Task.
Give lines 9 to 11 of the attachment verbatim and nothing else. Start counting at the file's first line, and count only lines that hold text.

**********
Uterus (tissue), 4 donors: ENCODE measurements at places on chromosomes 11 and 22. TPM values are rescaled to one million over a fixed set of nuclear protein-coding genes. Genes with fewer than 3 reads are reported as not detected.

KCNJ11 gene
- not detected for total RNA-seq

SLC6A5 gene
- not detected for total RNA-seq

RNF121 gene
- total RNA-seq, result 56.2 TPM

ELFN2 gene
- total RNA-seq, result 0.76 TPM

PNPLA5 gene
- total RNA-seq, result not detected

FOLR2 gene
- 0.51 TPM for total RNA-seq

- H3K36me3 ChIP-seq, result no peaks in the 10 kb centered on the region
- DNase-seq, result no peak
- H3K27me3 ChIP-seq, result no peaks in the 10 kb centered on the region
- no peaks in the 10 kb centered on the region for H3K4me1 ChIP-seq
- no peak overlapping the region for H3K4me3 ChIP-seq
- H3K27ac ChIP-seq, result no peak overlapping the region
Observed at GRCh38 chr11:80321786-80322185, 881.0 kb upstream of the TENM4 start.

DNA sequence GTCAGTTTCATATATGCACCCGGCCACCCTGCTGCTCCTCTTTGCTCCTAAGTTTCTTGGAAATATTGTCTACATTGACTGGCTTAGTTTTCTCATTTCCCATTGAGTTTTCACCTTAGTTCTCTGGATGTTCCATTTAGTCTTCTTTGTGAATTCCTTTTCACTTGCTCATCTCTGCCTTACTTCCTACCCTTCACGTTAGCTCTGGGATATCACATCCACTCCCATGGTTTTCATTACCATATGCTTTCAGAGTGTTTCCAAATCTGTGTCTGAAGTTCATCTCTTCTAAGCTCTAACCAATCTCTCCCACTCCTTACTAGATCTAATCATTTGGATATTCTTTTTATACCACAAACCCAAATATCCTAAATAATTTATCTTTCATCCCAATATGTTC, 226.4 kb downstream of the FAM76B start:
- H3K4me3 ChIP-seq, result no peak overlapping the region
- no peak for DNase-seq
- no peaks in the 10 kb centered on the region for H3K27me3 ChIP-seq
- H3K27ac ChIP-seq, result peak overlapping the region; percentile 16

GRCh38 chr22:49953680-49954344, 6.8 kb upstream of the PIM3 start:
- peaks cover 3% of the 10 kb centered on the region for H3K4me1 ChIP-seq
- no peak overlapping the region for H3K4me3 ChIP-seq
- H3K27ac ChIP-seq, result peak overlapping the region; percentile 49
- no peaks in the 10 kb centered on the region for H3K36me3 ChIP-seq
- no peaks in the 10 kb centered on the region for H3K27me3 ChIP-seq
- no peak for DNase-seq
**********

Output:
- total RNA-seq, result 0.76 TPM

PNPLA5 gene
- total RNA-seq, result not detected